If you haven't had a chance to read Now The Hell Will Start, the gripping historical thriller by Brendan Koerner (who guested here last week), I humbly importune you to get up on that. Much of the book, about an epic manhunt for a black soldier during World War II, takes place in Burma far far away from frontline combat. The Army needed warm bodies to throw at a dubious boondoggle that they hoped would make supplying China easier, and so they sent battalions full of black troops who had been drafted—but who weren't allowed to fight or do much else—to build a road. Think about that. The Army conscripted men who were doctors and mechanics and engineers in their civilian lives, but because of its policies, couldn't find much use for them in wartime besides having them crush rocks in the jungle. There are all manner of compelling moral and ethical arguments against codifying inequality, but there are obvious practical ones as well: institutions that do so are wasteful and inefficient.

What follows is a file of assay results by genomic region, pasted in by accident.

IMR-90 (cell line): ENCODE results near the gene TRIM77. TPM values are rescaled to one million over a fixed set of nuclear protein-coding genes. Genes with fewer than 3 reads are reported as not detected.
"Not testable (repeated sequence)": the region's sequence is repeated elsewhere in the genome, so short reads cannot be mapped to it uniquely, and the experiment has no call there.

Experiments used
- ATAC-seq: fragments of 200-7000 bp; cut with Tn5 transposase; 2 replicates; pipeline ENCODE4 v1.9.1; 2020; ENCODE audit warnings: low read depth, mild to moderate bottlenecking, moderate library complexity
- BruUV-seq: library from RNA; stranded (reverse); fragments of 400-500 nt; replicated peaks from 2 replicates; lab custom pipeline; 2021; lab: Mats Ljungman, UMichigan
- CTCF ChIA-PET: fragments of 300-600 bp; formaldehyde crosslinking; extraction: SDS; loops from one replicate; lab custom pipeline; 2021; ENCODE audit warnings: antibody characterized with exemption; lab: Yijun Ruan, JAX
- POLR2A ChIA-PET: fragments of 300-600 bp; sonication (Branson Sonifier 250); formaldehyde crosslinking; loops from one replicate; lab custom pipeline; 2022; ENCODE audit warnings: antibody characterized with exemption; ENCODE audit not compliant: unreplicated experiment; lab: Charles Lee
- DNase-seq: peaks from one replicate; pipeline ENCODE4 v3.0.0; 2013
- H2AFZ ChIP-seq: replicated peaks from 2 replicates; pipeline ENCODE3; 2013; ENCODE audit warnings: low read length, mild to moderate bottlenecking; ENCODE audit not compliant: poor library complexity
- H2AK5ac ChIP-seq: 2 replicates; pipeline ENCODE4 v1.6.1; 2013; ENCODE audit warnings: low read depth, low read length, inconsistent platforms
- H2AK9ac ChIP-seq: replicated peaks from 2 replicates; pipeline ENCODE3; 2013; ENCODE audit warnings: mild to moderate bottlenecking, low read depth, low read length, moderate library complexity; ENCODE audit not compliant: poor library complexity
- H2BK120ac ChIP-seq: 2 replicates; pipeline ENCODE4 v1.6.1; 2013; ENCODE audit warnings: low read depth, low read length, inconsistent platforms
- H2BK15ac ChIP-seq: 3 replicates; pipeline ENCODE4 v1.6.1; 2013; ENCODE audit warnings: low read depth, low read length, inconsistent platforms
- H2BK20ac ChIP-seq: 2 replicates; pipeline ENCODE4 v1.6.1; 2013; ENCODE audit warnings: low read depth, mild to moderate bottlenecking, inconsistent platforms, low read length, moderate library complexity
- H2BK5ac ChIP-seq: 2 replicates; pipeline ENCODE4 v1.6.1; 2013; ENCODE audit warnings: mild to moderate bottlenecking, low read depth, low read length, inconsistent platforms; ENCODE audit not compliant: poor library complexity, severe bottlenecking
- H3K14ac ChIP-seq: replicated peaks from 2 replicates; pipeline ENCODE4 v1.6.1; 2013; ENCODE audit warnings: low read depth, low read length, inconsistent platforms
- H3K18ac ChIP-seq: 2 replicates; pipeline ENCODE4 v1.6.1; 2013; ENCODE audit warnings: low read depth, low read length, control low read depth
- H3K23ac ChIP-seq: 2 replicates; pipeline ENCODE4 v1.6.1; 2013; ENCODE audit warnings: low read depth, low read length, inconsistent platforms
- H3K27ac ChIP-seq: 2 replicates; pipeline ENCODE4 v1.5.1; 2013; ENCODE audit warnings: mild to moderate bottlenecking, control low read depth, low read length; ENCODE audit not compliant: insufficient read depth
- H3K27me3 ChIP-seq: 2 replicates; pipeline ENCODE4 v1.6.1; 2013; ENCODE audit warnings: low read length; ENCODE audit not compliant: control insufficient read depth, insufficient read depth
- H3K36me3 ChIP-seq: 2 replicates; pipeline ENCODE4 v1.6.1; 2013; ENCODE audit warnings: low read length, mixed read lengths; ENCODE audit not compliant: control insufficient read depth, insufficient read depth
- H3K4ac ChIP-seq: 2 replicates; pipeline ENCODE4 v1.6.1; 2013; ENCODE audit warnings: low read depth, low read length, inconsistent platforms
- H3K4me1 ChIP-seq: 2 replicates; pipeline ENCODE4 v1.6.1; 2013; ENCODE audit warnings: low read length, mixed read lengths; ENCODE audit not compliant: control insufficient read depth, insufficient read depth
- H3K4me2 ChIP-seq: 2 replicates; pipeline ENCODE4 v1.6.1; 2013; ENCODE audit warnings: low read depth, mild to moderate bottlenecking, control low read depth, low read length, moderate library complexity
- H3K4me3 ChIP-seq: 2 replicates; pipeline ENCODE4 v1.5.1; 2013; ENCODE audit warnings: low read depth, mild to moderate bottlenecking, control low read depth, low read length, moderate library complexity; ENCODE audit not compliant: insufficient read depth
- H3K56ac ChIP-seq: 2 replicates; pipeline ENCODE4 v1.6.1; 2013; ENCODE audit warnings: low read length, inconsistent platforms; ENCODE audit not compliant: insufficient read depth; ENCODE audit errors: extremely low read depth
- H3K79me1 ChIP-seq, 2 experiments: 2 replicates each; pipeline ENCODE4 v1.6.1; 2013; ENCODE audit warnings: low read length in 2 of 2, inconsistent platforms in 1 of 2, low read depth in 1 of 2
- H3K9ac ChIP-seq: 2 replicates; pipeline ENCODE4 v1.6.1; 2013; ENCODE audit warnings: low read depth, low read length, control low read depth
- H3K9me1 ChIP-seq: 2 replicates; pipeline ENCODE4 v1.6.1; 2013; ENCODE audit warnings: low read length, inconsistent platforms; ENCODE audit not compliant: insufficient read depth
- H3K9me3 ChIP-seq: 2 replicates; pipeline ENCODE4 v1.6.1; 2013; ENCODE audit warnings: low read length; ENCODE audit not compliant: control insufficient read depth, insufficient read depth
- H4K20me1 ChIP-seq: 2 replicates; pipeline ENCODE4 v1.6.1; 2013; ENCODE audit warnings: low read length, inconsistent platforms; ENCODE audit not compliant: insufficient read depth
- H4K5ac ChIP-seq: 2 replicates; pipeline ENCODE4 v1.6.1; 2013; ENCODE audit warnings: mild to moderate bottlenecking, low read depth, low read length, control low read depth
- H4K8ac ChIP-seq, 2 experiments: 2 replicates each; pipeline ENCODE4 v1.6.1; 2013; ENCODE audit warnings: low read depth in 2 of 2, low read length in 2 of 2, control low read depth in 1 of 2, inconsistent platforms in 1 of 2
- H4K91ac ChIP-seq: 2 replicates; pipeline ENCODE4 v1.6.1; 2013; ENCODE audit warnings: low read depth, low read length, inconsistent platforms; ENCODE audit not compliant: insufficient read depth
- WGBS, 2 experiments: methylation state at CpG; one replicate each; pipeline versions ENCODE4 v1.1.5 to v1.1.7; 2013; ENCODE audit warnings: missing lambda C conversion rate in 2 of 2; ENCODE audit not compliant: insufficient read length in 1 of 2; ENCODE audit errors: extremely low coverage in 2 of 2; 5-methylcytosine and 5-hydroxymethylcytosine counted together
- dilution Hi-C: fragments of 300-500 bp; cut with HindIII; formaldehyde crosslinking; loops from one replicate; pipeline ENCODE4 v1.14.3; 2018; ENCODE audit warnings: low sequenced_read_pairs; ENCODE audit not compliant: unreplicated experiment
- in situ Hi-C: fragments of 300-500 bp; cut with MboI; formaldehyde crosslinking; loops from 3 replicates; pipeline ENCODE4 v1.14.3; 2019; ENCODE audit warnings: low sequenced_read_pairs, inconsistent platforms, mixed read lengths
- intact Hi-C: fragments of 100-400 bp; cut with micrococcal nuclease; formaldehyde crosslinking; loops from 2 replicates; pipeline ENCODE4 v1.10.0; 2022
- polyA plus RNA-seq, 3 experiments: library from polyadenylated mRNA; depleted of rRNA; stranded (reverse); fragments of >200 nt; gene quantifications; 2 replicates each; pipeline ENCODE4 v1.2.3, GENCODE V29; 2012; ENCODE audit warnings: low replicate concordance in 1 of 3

This oddly comes to mind whenever I watch Mad Men. You have Joan, who is hypercompetent and discreet, playing the back to twits like Harry and Pete. Does anyone doubt that she could do their jobs better than they do? The soap opera project from a few seasons back hinted that this, and she's every bit as charismatic and shrewd as Don is. In the season premiere, we first catch her behind a desk in her own office (!) which hopefully augurs big things for her at the fledgling Sterling Cooper Draper Price, which is struggling to drum up business. Maybe with their backs against the wall, they'll finally let Joan and Peggy loose.